Sunday, September 7, 2008

Wake-up Call to the Media

The loudest and longest reactions during Sarah Palin's acceptance speech occurred when she said:
I’ve learned quickly these last few days that, if you’re not a member in good standing of the Washington elite, then some in the media consider a candidate unqualified for that reason alone. (AUDIENCE BOOS)

But now, here’s a little newsflash for those reporters and commentators: I’m not going to Washington to seek their good opinion. I’m going to Washington to serve the people of this great country. (APPLAUSE)

Perhaps I'm imagining this, but since that speech, I've noticed the media being a bit more even-handed in covering the campaign. I can imagine many media members thinking or even saying something like, "Sure we want Obama to win, but we'd better tone down the bias for a while. Our bias has been so obvious that it's created a big backlash, which ironically may give McCain-Palin votes. Obama's so great, even though he's down now by a few points, he'll win without our help. So, at least until the election's over, we better do what C-SPAN has always done: be fair and balanced. That will restore our credibility, and then we can go back to injecting our liberal bias (subtly) and have the influence we want."

Whatever the media's motivation, I do hope it does its best to be fair and balanced in covering this campaign. And to that end, my #1 recommendation is that the media vets Obama's core policy recommendations as fully as it is vetting Palin's.

For example, in his acceptance speech, Obama said:

  • If you have health care, my plan will lower your premiums. If you don't, you'll be able to get the same kind of coverage that members of Congress give themselves..."I will cut taxes for 95 percent of all working families." In addition, Obama has long said that he wants a path to legalization for the estimated 13 million illegals in the U.S.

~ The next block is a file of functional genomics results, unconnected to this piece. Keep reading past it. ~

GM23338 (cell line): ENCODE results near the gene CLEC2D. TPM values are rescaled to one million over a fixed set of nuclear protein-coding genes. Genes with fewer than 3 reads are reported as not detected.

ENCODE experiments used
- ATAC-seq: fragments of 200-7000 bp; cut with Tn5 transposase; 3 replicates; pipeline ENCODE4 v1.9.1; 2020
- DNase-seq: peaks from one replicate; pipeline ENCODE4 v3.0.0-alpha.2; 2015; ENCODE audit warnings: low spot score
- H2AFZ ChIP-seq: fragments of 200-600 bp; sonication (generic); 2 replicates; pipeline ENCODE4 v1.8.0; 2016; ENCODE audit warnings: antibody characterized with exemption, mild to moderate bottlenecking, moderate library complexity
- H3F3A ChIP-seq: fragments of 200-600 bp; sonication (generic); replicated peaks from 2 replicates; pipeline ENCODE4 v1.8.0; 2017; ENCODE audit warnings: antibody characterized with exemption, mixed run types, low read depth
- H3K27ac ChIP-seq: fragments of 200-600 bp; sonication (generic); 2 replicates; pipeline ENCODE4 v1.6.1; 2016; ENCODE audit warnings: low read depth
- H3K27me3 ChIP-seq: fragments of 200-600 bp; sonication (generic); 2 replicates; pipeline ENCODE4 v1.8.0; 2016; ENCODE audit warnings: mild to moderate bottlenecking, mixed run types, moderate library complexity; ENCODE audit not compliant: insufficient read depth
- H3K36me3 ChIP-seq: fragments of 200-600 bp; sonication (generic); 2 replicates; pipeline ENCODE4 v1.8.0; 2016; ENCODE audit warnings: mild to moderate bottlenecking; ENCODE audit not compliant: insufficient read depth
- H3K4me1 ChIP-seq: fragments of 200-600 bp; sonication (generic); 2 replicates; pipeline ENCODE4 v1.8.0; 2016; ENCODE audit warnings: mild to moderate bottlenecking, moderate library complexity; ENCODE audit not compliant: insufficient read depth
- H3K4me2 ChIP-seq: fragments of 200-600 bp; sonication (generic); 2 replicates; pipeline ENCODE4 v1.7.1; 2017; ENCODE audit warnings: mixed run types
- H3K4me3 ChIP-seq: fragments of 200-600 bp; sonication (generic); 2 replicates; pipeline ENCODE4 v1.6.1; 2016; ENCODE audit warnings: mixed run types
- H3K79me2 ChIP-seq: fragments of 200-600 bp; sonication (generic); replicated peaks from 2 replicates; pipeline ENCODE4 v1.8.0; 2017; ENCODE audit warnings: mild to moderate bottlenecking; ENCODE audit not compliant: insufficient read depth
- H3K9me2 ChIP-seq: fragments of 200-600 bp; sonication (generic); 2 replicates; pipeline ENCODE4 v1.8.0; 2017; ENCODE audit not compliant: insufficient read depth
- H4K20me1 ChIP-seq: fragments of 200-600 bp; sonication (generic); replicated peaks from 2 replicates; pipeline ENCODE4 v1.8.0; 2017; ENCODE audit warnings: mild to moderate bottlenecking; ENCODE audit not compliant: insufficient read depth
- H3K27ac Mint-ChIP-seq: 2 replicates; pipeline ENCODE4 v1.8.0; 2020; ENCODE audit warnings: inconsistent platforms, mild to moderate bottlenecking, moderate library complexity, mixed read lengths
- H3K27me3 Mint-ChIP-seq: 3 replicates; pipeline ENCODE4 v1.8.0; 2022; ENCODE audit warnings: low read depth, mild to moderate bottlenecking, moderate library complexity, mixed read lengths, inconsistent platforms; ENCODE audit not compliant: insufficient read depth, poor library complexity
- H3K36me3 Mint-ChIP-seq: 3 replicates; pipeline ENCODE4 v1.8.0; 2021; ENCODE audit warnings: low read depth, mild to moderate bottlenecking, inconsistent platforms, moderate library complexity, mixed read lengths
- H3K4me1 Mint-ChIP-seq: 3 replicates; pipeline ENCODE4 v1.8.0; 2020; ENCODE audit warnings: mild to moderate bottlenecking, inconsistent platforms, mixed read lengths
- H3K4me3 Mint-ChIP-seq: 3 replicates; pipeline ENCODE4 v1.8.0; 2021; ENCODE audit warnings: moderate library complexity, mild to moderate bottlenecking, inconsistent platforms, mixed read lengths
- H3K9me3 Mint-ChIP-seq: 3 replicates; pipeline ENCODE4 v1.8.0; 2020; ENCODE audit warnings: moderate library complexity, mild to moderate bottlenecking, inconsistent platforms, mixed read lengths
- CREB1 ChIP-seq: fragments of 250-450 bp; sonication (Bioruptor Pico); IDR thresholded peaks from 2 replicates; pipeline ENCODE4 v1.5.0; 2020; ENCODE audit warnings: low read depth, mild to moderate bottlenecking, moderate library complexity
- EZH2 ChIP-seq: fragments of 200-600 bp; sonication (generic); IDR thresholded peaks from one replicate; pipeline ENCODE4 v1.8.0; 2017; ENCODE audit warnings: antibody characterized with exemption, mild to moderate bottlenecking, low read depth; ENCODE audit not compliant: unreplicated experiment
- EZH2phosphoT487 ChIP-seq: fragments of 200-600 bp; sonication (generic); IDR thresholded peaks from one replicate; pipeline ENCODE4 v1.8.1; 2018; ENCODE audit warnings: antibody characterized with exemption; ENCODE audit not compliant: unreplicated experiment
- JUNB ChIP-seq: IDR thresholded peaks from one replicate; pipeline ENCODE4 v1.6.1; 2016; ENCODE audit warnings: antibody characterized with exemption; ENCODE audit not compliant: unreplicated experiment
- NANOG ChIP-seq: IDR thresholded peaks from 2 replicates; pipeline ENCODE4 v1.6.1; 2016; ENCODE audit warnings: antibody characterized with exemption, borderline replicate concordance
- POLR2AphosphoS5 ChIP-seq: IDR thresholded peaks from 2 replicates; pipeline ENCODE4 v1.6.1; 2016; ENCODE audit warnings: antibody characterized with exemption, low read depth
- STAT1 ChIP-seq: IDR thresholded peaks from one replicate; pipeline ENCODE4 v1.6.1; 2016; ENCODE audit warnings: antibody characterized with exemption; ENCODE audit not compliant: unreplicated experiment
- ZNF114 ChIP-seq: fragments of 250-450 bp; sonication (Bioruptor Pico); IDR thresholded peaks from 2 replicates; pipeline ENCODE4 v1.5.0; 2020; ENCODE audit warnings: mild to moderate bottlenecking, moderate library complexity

I would like to understand how Obama will provide Congressperson-level health care for everyone while giving 95% of families a tax cut, especially because the 45.5 million Americans who do not have health insurance as well as the current 13 million illegals have above-average health care needs. Obama will, for example, need to explain how American's already overtaxed doctors, nurses, etc, will provide decent care for all those additional patients (at lower cost,) when already, every year, 100,000 people die and countless more suffer unnecessary pain and suffering because of medical errors.
The media should be taking as hard a look at that as it is at the GOP's statements that Palin was against earmarks and the Bridge to Nowhere.
  • "I'll pay them (teachers) higher salaries."
Despite having a Ph.D. from Berkeley specializing in evaluation of education and, for decades, reading studies on what improves student learning, I have not seen data that shows it's worth taking the huge sums from taxpayers that would be required to fund that.
Can we look working- and middle-class people in the eye and say, "Forcing you to give the government money to pay for higher teacher salaries is a better use of your money than to allow your family to use it to pay for expenses or save for your family's future?"
The media should be taking as hard a look at that as it is at Palin's (totally wrongheaded in my view) belief that abortion should be prohibited even in cases of rape or incest.